Iron Brigade says farewell to Jimmy ‘Mac’
August 6, 2008
BAUMHOLDER, Germany — To his family, he was Jimmy. To the guys in his unit, he was simply known as Mac.
"Apparently, he was quite a character. I can only imagine what kind of names his best buddies called him," said Lt. Col. Dominic Sparacio, commander of the 40th Engineer Battalion, whose words of remembrance were read Tuesday to an audience of mourners.
Members of the Baumholder community gathered Tuesday to grieve the loss of Sgt. James A. McHale, a 2nd Brigade, 1st Armored Division soldier who died last week from injuries sustained when his vehicle was hit by a roadside bomb while on patrol near Nahrawan, Iraq.
During the service, memories and messages from McHale’s friends and fellow soldiers were shared.
McHale, a combat engineer, was critically injured when his vehicle was struck on July 22. He was transported to the National Naval Medical Center in Bethesda, Md., where he died July 30. McHale, who had been in a coma, was surrounded by friends and family at the time of his passing.
At Baumholder’s Chapel One, fellow soldiers recalled the 31-year-old McHale as alternately fun loving and quiet; hard working and easygoing. He also was a jokester with a taste for Irish whiskey, the soldiers said.
"He was a man of few words," said Pfc. Jonathan Dewitt, a friend from McHale’s unit.
But when morale was down, he was always the first one to crack a joke and lighten the mood, soldiers said.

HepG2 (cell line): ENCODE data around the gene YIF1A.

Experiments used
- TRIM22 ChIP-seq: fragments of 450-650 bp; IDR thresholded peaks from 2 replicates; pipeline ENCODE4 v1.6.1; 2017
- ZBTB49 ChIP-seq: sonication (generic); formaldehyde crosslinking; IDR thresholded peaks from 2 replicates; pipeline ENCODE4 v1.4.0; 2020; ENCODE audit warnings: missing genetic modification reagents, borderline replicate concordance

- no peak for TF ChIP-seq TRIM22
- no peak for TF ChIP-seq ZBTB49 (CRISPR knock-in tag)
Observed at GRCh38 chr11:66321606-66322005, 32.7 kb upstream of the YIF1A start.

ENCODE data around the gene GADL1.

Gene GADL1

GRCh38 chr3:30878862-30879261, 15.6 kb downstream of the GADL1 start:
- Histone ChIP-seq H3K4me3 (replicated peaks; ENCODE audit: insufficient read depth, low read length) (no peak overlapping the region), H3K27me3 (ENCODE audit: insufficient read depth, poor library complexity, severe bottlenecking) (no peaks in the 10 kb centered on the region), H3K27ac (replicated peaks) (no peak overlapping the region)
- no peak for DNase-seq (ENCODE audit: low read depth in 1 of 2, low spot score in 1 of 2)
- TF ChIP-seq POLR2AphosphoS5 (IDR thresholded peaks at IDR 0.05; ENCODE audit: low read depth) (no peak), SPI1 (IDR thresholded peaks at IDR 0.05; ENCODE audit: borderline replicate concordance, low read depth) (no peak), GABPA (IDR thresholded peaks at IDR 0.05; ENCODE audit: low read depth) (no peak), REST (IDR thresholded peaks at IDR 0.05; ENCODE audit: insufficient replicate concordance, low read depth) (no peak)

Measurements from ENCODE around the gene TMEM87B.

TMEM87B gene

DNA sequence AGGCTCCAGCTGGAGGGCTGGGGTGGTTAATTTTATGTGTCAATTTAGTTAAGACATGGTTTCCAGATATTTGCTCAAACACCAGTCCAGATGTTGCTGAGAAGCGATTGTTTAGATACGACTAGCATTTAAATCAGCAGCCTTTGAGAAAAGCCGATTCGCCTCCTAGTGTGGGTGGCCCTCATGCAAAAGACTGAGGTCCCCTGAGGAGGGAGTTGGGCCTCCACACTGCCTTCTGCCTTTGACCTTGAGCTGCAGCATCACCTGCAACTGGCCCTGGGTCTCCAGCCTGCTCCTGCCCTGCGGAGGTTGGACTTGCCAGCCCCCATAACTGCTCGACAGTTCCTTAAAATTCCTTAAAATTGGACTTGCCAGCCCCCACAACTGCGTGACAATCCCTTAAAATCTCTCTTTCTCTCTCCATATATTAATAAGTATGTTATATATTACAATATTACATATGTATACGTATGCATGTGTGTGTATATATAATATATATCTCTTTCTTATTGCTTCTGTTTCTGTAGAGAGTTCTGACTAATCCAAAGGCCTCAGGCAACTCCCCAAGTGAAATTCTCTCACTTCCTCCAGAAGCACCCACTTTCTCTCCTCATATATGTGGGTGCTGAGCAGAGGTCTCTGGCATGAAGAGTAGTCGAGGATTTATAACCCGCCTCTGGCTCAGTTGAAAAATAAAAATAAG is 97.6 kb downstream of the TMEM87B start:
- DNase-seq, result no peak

McHale enlisted in the Army Active Guard-Reserve in 1995, re-enlisted in 2005 and was assigned to the 40th Engineer Battalion later that year.
McHale was on his second tour in Iraq, where he served as a team leader in the 40th Engineer’s 1st Platoon, Company B. He kept a positive attitude despite serving while stop-lossed, a military policy that enables the Army to retain a soldier past his initial end of service date.
"Even though Sgt. McHale was stop-lossed, he continued to bust his butt," Spc. Louis Offerman said.
Though his fellow soldiers mourn, Offerman said McHale wouldn’t want the guys to dwell in sorrow. Rather, they should remember the good times, and "when the work was through, have a shot of Jameson for him," Offerman said.
Capt. John Holcombe said McHale’s job was a critical one for Company B. As an explosive ordnance clearance agent, he was tasked with making roads safe for others.
"He was a good leader and a good friend to everyone who met him," Holcombe said.
"He was an expert at his craft," Sparacio added.
McHale is the third Iron Brigade soldier who has been killed since the unit deployed to Iraq in April.
McHale is survived by his parents, Joel and Bonnie, and brother, Sgt. Michael McHale, who also is in the Army and serving in Iraq.